Olli was born to a proletarian family in East Germany when it was a workers state (the German Democratic Republic, or DDR). Experiencing the disaster of “democratic” capitalist counterrevolution as a child gave Olli an appreciation of the enormous gains for workers, women and the oppressed that had been made possible by the overthrow of capitalism and a collectivized planned economy, despite mismanagement and undercutting by the Stalinist bureaucracy. Very early in life he started searching for a political program capable of ending capitalism’s oppression and exploitation around the globe. At the age of 15 Olli had gained enough political experience and knowledge to see through the radical pretensions of the reformist anarchist and anti-globalization milieus that had initially attracted him. It was the ideas of revolutionary Trotskyism that really made sense of the world as he experienced it.
With the intention of fighting for the Bolshevik politics of Leon Trotsky, Olli joined the Spartakist Youth in early 2002 and a year later the Spartakist Workers Party of Germany (SpAD), the affiliate of the International Communist League (ICL). For three decades, the ICL represented genuine Trotskyism until, after the counterrevolution in the DDR, the USSR and other East European deformed workers states around 1989-1992, it was overcome by the spirit of defeatism and took leave of its former revolutionary program in 1996. Although the ICL was at the point Olli joined only a shell of its former self, its pronouncedly revolutionary past inspired Olli, particularly the then-revolutionary ICL’s intervention for defense of the DDR against capitalist counterrevolution and for proletarian political revolution to oust the Stalinist bureaucracy.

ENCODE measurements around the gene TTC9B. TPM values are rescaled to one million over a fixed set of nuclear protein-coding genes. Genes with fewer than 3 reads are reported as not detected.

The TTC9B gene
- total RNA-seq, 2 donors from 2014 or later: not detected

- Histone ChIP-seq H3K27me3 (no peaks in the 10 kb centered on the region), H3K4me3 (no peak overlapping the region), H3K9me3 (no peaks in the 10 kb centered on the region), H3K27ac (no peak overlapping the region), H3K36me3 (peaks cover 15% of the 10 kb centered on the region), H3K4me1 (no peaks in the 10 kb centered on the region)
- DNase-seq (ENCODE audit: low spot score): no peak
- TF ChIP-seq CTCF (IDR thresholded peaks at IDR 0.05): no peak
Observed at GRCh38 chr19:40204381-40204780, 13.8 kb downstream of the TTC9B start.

As Olli later wrote when he joined the League for the Fourth International in 2017, “After nearly a year and a half of discussion and joint work, I am convinced that the LFI is what I thought the ICL was when I became a member of the Berlin Spartacist Youth in early 2002 and the SpAD in 2003.” Won to Trotsky’s program, despite the revisions, deviations and rejection by the ICL, Olli never changed his revolutionary spirit, but fought to put it consistently into practice.